When the city of Athens stood on the brink of revolution, the citizens of Athens looked upon Solon and gave him the task of creating new laws for them because of troubles that had been plaguing them for a long time. “ They saw that he more than anyone else in city, stood apart from the injustices of the time and was involved neither in the extortions of the rich nor the privations of the poor” (Plutarch 55, Par 1). In this paper I will be writing of changes that took effect under Solon and whether those changes resolved the conflicts that brought Athens on the brink of revolution. First, I will be writing about the conflict over land ownership and slavery between aristocrats and common people, who appointed Solon as reconciler and archon and whether his new laws resolved those conflicts. Secondly, I will be writing of conflict over power between aristocrats and aristocrats, feuds that used to run between families and would not get resolved until there was no one left to take revenge on and how Solon’s new laws changed that. And another laws of Solon’s that he was highly appraised for to make an Athens better place under him such as laws on Dowry, Inheritance, and Wills. Thirdly, I will be writing of political laws that took places under Solon’s era and how he secured those laws against alteration for a hundred years that gave powers to common people in Athens. The Two sources I will be using to write this paper are The Athenian Constitution (The document given in class by Prof. Trumbach) and Plutarch: The Rise and fall of Athens (Textbook assigned for class). Aristocrats vs. Peasants
Before I write about the conflict between the aristocrats and the common people, you must know the geographical system of Athens and the people who worked on those lands and how that contributed to the conflict. “The city of Athens was divided into as many parties as there were geographical features in its territory. First there were aristocrats, people who lived in plain, who supported an oligarchy government and had the best and most fertile land (The Athenian Constitution 2). The party of the hill (Peasants with land on the hill) supported an extreme democracy so the new government can redistribute the land and they can have some of the fertile land which was all owned by aristocrats. Their land was so unfertile that sometimes they had to eat their own seed to survive due to bad harvest and borrow seeds from aristocrats and pledge their own freedom. When they were unable to pay back their debt, they were seized by their creditors and being enslaved at home or were sold to foreigners aboard. Many parents were even forced to sell their own children because there was no law to prevent that from happening (The Athenian Constitution 2). Then there were sharecroppers (Thetes) who supported a mixed form of government. These were the peasants who had no lands of their own and rented a land from aristocrats. As a rent they would pay one sixth of their crop which left them with just enough crop to survive. Sharecroppers lived on very tight budget. They were always left over with just enough to survive year to year and had no social mobility whatsoever. They were born poor and died poor. The City stood at the brink of revolution and the poor people could not take any more harshness from their creditors” (Plutarch 54, Par 2). “At this point poor rose against notables, the strife was fierce but they held out against each other for very long time. Eventually tired from fighting both sides agreed to appoint Solon as reconciler and archon and entrusted the Athens to him” (The Athenian Constitution 2). “After gaining control, first measure Solon put into force, he discharged all the debts of common people whether it was public or private that they owed to aristocrats which the Athenians called the “Shaking-off of Burden”. He freed all enslaved and put in a law that in future nobody could accept the person of a debtor as a security” (The Athenian...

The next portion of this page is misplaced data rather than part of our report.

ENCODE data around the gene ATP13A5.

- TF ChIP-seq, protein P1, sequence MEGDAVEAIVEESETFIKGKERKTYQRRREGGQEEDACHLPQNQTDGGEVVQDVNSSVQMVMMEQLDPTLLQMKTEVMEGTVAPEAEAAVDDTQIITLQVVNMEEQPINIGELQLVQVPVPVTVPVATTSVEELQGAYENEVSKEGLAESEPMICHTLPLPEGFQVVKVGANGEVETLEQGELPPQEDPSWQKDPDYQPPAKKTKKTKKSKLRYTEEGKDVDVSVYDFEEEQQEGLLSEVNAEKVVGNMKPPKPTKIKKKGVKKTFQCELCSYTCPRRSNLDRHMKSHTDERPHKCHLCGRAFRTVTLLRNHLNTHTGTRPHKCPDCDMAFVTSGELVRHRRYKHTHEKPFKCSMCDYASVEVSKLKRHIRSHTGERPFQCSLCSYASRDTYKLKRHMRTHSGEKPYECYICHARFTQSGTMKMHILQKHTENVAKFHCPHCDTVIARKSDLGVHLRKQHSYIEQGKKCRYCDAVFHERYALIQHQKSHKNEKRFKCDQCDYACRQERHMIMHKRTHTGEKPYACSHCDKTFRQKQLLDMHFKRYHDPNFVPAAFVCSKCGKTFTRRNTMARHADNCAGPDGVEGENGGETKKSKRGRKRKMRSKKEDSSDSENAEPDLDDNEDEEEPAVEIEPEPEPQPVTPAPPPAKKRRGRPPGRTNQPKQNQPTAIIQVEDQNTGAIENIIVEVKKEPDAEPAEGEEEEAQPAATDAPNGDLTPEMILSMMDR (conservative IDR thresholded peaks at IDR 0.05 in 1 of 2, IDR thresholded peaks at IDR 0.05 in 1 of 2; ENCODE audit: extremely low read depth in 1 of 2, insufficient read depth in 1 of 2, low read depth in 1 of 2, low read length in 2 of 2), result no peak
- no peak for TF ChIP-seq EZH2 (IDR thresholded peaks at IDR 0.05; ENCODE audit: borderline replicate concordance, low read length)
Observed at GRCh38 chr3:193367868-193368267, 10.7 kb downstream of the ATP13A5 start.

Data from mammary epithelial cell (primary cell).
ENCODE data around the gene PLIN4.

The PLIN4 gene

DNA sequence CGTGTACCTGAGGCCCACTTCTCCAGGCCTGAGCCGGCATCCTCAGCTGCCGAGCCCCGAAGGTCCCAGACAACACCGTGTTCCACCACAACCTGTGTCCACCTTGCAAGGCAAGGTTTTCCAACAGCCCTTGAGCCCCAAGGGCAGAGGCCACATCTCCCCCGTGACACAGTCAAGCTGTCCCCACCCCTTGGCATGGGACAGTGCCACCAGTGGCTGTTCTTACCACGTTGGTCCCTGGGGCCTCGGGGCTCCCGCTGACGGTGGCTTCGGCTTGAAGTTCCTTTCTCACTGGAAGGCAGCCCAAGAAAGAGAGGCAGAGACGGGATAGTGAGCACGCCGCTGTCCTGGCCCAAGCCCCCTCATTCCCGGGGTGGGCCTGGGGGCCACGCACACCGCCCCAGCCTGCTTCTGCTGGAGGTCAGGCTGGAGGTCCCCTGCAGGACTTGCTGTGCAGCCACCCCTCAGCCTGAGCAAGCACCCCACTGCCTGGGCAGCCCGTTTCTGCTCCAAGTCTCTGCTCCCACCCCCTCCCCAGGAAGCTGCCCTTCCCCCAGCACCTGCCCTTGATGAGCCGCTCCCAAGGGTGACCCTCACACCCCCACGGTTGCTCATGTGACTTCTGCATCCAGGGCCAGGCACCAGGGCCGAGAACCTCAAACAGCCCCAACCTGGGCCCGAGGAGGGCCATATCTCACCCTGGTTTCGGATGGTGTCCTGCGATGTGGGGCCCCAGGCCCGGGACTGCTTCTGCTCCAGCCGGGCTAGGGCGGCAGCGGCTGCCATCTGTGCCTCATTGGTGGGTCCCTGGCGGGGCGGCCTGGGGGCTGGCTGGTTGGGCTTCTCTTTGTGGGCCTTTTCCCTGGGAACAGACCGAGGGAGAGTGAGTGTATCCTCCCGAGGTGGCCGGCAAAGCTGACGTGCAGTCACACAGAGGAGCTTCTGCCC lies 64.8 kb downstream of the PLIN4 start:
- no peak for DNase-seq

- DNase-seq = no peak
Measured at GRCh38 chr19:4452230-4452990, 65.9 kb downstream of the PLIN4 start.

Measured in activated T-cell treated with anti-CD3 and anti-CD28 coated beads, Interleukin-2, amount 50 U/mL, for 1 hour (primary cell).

Please join StudyMode to read the full document